On May 3, 2002, Governor-General Sir Howard Cooke, a lay Protestant preacher, donned a Kufi (ceremonial cap worn by Muslim men) and attended prayers at the Masjid-as-Salam Mosque, one of Kingston's three Islamic houses of worship. Sir Howard promoted interfaith understanding, stressing in his remarks to members of the Muslim community that the world's religions have more in common than that which divides them. Following press coverage of the event, a Christian pastor publicly objected to the Governor-General's statement that "all of us worship the same god."

Restrictions on Religious Freedom

Government policy and practice contributed to the generally free practice of religion; however, members of the Rastafarian community have complained that law enforcement officials unfairly target them.

Abuses of Religious Freedom

Members of the Rastafarian community have complained that law enforcement officials unfairly target them; however, it is not clear whether such complaints reflect discrimination on the basis of religious belief or are due to the group's illegal use of marijuana, which is used as part of Rastafarian religious practice. It is alleged that the police force Rastafarian detainees to cut their hair and surreptitiously give them food that they are forbidden to eat. Rastafarians have no right to prison visits by Rastafarian clergy.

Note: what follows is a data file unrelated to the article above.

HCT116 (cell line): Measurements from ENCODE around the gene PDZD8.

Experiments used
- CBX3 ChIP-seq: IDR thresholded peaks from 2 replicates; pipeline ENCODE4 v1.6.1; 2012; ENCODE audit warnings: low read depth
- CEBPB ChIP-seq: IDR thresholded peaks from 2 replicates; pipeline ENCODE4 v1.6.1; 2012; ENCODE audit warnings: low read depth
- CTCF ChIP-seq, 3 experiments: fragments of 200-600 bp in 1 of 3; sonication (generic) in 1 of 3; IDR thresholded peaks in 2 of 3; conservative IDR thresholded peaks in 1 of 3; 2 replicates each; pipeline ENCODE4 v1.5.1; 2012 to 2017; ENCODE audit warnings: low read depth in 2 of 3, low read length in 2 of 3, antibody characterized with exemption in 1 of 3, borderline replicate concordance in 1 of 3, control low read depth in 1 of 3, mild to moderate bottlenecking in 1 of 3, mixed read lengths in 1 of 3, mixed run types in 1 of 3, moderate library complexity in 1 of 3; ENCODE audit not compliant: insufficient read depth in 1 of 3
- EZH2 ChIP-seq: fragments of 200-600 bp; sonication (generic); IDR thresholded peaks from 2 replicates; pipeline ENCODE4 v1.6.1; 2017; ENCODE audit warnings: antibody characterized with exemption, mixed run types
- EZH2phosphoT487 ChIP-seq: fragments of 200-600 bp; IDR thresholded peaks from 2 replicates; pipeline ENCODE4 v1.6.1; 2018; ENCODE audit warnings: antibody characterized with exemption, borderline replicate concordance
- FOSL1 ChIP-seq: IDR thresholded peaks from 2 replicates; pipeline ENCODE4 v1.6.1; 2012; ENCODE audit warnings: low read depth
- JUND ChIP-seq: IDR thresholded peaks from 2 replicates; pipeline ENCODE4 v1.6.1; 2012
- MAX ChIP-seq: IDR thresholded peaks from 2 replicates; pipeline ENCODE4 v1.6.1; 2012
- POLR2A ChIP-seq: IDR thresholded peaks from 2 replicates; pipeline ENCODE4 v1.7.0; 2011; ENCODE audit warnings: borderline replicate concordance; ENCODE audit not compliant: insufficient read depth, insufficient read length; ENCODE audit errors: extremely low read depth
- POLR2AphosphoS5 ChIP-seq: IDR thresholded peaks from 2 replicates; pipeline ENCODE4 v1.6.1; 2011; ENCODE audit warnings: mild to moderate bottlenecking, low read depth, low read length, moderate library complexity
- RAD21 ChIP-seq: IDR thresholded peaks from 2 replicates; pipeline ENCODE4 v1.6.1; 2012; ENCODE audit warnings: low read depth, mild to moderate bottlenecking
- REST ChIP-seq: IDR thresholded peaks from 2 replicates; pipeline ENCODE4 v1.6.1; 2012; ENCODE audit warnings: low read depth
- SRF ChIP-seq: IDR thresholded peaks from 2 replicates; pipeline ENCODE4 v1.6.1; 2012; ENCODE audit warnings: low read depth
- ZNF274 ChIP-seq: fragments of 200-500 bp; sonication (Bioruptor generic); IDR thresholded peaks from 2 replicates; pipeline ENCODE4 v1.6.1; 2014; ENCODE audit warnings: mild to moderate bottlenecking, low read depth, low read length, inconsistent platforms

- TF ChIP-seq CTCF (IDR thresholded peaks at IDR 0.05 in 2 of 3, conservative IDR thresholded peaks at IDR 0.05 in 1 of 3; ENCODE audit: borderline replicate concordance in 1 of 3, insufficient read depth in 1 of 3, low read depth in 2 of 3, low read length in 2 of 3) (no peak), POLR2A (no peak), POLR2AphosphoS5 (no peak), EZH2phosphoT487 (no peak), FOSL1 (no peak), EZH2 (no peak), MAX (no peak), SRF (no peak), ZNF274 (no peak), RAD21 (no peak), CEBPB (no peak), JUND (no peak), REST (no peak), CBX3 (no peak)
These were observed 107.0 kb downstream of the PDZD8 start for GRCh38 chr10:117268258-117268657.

There were no reports of religious prisoners or detainees.

Forced Religious Conversion

There were no reports of forced religious conversion, including of minor U.S. citizens who had been abducted or illegally removed from the United States, or of the refusal to allow such citizens to be returned to the United States.

Improvements and Positive Developments In Respect For Religious Freedom